After years of debate, major changes are in the works for a popular hiking trail in Windward Oahu.
Residents living near the Maunawili Falls Trail have been fed up with illegal parking, frequent hiker rescues and hikers looking for restrooms. Neighbors are calling for the area to be regulated, and want access limited.
A draft plan proposes only permitted, contracted tour vans carrying a maximum of 300 users weekly to enter the area. No foot traffic would be allowed.
The plan includes free public tours for kama'aina on the first Saturday of each month, but some local hikers aren't happy with the idea.
"I wouldn't want to go in a tour group. I'm more of a seclusion, go out in nature and kind of do my own thing. That's the point of hiking, to me," Kailua resident Duc Truong said.
Hikers would still be able to reach the waterfall from three other trails.
The trail crosses property that belongs to both the state and HRT Realty, LLC. In order to keep its conditional use permit for a nearby golf club, the company is proposing to move the trailhead about a mile away to an historic area known as the Queen's Retreat.
Christine Nakamatsu, a board member of the Maunawili Estates Community Association, said the rules are needed to help protect the area.
"We're looking at the environment and saying, 'What is the carrying capacity for this area? How much can the land support before we're actually deteriorating what's there?'" Nakamatsu explained.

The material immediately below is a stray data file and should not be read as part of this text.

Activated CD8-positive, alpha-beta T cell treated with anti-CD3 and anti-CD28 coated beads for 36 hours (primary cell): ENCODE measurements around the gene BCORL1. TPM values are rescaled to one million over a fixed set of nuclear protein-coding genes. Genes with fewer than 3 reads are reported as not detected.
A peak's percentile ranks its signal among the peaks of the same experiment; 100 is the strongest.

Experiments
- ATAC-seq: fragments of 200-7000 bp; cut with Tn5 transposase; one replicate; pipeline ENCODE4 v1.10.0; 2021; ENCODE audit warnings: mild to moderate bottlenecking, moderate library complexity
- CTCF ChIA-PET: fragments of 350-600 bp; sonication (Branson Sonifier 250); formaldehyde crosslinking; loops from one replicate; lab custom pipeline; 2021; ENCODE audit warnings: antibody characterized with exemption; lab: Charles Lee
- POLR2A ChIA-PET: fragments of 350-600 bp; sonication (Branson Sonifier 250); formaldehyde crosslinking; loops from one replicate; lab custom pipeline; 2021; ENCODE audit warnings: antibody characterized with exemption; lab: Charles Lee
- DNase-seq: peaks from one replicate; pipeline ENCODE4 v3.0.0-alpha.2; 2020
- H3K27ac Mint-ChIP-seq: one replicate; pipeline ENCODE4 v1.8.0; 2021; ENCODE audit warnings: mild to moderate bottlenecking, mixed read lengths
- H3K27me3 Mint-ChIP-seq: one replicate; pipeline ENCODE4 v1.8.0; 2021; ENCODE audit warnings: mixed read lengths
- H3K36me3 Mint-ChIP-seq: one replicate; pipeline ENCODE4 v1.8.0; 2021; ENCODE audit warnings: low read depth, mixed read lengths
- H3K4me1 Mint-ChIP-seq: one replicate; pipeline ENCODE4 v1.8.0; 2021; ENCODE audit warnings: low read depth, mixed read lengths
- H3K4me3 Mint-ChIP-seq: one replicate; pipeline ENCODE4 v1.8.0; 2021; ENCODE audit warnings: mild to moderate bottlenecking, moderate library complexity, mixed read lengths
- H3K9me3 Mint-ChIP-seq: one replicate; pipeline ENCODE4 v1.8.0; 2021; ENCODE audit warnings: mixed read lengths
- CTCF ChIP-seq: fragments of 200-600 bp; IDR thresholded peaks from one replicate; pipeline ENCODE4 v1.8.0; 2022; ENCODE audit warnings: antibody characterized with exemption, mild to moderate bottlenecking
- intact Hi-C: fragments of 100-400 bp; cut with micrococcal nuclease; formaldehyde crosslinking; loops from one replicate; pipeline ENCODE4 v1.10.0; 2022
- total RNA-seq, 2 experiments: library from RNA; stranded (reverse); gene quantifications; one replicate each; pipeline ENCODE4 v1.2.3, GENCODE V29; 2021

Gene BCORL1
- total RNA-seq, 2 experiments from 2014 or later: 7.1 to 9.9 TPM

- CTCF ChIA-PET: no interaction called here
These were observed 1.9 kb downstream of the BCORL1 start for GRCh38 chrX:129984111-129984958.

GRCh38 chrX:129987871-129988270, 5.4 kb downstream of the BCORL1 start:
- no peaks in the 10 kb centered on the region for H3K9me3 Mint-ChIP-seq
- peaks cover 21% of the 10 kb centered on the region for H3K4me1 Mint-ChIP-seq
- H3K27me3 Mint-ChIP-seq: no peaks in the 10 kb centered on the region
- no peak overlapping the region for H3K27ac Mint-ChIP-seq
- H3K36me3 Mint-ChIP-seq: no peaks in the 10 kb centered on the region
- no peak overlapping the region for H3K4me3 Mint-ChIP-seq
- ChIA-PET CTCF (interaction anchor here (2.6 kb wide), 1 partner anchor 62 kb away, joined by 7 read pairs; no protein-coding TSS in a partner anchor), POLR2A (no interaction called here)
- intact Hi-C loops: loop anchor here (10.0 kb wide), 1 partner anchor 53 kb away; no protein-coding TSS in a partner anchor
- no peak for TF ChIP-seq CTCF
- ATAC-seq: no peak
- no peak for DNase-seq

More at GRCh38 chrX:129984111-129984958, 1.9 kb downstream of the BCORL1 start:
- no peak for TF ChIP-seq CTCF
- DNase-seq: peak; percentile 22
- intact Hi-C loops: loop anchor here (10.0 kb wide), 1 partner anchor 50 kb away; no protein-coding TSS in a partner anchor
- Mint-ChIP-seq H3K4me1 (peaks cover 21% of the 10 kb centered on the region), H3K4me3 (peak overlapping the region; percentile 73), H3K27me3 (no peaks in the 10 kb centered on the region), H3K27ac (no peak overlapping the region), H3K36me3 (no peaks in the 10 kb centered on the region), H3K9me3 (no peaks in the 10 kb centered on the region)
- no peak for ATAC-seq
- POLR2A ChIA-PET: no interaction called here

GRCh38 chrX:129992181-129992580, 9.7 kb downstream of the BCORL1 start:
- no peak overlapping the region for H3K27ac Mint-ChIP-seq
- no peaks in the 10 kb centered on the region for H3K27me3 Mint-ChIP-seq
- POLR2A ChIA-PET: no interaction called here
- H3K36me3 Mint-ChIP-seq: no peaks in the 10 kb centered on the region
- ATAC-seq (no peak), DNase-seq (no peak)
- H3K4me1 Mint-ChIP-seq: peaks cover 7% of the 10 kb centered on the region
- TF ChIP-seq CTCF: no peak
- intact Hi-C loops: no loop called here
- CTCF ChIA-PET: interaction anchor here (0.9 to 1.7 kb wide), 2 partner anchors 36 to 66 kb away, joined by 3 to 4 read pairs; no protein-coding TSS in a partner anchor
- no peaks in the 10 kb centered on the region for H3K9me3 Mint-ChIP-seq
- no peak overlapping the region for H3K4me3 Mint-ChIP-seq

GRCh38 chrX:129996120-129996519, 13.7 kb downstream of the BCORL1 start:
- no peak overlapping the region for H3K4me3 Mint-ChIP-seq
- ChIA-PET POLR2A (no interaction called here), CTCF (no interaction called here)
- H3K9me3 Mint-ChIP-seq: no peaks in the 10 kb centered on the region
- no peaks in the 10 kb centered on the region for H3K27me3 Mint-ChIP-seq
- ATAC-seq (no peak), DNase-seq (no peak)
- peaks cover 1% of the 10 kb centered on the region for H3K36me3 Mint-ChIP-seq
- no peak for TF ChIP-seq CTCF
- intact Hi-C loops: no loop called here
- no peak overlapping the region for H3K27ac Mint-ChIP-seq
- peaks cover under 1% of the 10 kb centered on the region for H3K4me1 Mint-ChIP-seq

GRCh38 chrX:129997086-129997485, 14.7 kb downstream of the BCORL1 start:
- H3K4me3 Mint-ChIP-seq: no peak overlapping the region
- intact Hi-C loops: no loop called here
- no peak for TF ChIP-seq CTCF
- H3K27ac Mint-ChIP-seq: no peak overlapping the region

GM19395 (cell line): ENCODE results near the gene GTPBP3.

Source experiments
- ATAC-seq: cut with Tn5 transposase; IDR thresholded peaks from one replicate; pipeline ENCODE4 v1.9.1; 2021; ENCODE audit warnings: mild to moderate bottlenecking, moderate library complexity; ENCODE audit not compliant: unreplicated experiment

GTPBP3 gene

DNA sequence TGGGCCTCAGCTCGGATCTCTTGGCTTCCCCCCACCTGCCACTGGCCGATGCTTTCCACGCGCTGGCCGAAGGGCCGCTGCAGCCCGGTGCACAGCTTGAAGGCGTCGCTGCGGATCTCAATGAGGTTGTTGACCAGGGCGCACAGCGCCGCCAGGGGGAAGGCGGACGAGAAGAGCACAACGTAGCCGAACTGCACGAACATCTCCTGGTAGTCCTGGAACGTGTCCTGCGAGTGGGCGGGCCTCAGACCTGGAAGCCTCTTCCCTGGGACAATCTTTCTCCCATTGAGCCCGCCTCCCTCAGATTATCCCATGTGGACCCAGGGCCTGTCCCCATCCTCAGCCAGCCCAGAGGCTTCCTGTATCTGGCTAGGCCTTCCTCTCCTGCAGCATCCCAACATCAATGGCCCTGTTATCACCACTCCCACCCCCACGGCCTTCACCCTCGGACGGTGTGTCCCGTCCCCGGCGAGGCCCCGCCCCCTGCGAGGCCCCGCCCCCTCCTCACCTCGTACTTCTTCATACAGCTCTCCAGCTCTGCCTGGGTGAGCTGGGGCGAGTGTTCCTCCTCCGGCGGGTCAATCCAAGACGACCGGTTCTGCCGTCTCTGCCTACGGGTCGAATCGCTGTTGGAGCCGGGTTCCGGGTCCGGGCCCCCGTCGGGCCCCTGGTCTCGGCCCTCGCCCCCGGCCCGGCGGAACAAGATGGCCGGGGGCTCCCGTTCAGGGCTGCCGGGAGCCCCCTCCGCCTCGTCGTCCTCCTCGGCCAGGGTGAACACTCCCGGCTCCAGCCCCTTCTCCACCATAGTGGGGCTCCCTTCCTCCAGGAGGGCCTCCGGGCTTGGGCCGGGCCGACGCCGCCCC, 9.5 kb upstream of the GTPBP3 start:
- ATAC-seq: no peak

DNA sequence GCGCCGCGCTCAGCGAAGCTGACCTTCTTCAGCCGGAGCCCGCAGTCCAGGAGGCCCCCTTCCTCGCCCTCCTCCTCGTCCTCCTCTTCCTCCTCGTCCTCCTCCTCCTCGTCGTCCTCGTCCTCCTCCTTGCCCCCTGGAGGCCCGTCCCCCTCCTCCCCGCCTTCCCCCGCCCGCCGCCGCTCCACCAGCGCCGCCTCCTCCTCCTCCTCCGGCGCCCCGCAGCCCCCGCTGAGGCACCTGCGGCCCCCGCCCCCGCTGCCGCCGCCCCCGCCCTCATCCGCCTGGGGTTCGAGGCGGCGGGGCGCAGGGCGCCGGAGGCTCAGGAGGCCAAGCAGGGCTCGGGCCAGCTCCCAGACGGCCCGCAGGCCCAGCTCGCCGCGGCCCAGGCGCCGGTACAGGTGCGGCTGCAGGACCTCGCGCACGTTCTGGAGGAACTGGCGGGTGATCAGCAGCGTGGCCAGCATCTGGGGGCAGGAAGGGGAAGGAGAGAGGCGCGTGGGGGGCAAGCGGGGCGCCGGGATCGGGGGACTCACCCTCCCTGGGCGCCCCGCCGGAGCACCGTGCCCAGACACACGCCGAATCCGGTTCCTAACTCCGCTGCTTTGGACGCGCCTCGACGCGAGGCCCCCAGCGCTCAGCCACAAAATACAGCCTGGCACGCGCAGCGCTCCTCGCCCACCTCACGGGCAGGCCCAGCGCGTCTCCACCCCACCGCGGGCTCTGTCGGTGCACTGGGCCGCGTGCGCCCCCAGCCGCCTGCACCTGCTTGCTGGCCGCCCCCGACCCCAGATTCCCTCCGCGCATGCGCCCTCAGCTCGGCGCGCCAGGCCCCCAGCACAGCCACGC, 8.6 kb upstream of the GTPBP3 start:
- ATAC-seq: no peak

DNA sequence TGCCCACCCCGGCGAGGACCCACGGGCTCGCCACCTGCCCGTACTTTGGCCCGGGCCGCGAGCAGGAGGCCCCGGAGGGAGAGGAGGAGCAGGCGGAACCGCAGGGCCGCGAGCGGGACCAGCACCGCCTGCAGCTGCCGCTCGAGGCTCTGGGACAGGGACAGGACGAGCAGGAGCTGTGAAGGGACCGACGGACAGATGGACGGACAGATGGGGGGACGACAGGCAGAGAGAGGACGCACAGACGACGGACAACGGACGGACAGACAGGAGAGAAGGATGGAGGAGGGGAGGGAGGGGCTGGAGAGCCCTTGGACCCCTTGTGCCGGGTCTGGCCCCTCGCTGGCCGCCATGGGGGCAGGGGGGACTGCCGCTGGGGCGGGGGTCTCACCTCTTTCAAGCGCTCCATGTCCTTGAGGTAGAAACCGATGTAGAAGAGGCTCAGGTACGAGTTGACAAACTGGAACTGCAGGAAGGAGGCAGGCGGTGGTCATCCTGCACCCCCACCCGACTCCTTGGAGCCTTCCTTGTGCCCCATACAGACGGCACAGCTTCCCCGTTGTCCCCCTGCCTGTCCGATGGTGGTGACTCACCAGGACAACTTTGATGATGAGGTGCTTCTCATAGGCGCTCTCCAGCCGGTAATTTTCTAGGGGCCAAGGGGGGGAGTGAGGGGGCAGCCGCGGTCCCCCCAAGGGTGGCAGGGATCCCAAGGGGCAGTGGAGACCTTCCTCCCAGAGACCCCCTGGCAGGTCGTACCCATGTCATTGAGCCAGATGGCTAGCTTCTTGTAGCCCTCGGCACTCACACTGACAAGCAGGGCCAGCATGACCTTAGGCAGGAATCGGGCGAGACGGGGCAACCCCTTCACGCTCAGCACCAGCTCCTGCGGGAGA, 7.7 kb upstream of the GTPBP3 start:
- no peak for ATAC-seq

Some residents want the access point closed immediately while a long-term plan is put in place. Nakamatsu says charging for access is common among hiking hot spots.
"To make an attraction sustainable in perpetuity, what we're seeing at other places like Manoa Falls, where they charge $5 for parking, Diamond Head charges, Hanauma Bay charges," Nakamatsu said.
HRT has offered to provide access to 20 acres for parking, restrooms and cultural site visits. The company also agreed to convey 20 acres adjacent to Maunawili Park to relocate the Olomana access trail, another hike without designated parking. In exchange, HRT will require the state to provide funding for roadway improvements leading to the new parking and restroom area.
The company also wants the state to relinquish any claim to Old Government Road.
Hawaii News Now contacted HRT and Mayor Kirk Caldwell's office, but did not receive a response. A spokesperson for the state Department of Land and Natural Resources said the state needed more time to review the document before commenting.
The new cost estimate for this scaled back proposal is $851,300. HRT must submit its management plan to the city by June 1. A temporary closure is allowed as long as the new trailhead is open to the public by October 1.